This week the Cincinnati Zoo experienced a tragedy.
A four year old boy fell into the gorilla cage causing quite a stir. Video shows Harambe, the gorilla in the cage, dragging a four year old through the water. He proceeds to stop and does not harm the child. However, officials had the problem of how to extract the child from pit in a quick manner. Take a look at the video here.
That is scary!! You can hear the mother trying to keep her son calm. You can also hear a child scream. Whether that is the four year old remains to be seen. However, it would not be surprising if it was him.
As the child was in imminent danger, the zoo made the choice to kill Harambe.
As usual, the American public had intense remorse for the animal. They had just as much criticism for the parenting of the mother. The discussion of why zoos are actually animal imprisonment resurfaced, and Americans showed their true colors once again. Killing Harambe proved to be the wrong choice for John Q. Public, and they went off!
Per the usual with social outrage, most don’t take the time away from their feelings to review the facts. So, let’s do that.
A child fell into a gorilla pit. The priority is to get him out safely. Tranquilizing Harambe is an option. However, the darts would have taken approximately 10-15 minutes to reach its full effect. In the process, Harambe could have become angry as opposed to confused. An angry Silverback and a small four year old are not a good mix.
The average height and weight for a male Silverback Gorilla is 5’6 and 400 pounds. It has been stated that Silverbacks are possibly 20 times stronger than the strongest humans. Although this has not been confirmed, we know Silverbacks are fast, agile, and have raw power. Compare this to the average height and weight of a four year old child (40 inches and 40 pounds), you can see where there is a problem. A major problem. A problem that had to be corrected within minutes.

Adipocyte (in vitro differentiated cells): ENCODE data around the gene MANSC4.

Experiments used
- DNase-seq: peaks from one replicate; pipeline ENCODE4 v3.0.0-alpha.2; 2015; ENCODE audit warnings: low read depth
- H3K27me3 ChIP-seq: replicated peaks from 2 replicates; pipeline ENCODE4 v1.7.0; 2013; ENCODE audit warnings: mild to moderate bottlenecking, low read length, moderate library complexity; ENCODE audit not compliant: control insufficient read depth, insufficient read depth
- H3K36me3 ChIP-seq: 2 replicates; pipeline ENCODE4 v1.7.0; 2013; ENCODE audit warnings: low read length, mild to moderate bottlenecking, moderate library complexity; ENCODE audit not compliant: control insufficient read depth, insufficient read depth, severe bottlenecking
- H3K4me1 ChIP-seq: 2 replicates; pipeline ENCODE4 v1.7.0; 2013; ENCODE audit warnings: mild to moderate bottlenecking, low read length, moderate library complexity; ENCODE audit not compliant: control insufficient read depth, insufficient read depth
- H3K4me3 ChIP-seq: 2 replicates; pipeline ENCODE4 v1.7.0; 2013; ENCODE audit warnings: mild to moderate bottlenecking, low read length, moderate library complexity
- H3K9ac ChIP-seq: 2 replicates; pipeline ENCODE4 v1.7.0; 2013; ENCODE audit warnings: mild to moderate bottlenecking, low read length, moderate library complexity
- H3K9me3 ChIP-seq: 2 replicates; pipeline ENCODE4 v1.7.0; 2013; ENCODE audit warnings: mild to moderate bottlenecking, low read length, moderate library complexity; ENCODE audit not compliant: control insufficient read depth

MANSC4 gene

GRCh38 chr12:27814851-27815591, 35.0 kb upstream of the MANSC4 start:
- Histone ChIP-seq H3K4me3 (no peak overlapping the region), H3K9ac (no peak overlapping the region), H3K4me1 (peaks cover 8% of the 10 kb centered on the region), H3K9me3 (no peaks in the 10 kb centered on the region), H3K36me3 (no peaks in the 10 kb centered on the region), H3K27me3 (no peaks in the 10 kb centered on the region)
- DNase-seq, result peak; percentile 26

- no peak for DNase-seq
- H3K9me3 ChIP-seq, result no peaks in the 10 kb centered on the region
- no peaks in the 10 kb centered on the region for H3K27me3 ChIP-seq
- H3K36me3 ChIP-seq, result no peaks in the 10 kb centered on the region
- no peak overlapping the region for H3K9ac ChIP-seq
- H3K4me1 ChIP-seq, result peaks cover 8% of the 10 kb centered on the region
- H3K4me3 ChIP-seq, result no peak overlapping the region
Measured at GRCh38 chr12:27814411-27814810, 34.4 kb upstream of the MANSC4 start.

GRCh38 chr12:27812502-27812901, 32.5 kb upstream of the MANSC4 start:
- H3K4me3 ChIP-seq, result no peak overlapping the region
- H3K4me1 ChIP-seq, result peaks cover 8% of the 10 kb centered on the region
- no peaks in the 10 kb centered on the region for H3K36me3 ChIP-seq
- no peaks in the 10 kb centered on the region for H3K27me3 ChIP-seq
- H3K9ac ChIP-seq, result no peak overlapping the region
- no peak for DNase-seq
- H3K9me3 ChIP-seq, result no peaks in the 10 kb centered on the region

It’s easy to Monday morning quarterback the decision. Truth be told, there is a small percentage of people who have ever been in this situation. So, why chastise the zookeepers? Then there are the parents who act like they have eyes on their kids ’round the clock.
You don’t, so stop lying.
Kids are agile, quick human beings. You can never have your eyes on your child 24/7 no matter how hard you try. Turn your head for a second and they’re gone. They will figure out how to slip your grasp. Some end up in more dangerous situations than others. However, the situation may not be an indictment on your parenting skills. ESPECIALLY if it’s a one time thing. Yet, you can’t make your four year old sit down in IHOP. You let them run through the mall, scream to no end in Wal-Mart, and you don’t follow through on your word. To top it all off, if anyone tells you how to parent your child, then dismiss the advice with prideful irritation.
This, among many other reasons, is why I’m getting tired of the internet.
There are a lot of experts who don’t know anything. We complain to no end about the decision made. If the child had died, we would then complain about the decision to not act quick enough. We would also eviscerate the mother even more harshly.
We need to stop that mess.
Why can’t we be thankful the child did not die? Why is there always blame to be laid on someone else? Why do we value this gorilla’s life over a child’s?
I don’t get it, and I never will. However, I am thankful the child is alive. As sad as it may be that Harambe was killed, I feel that pails in comparison to mother losing her son. There is a silver lining in all of this.
Maybe we should find it instead of turning the situation into gorilla warefare.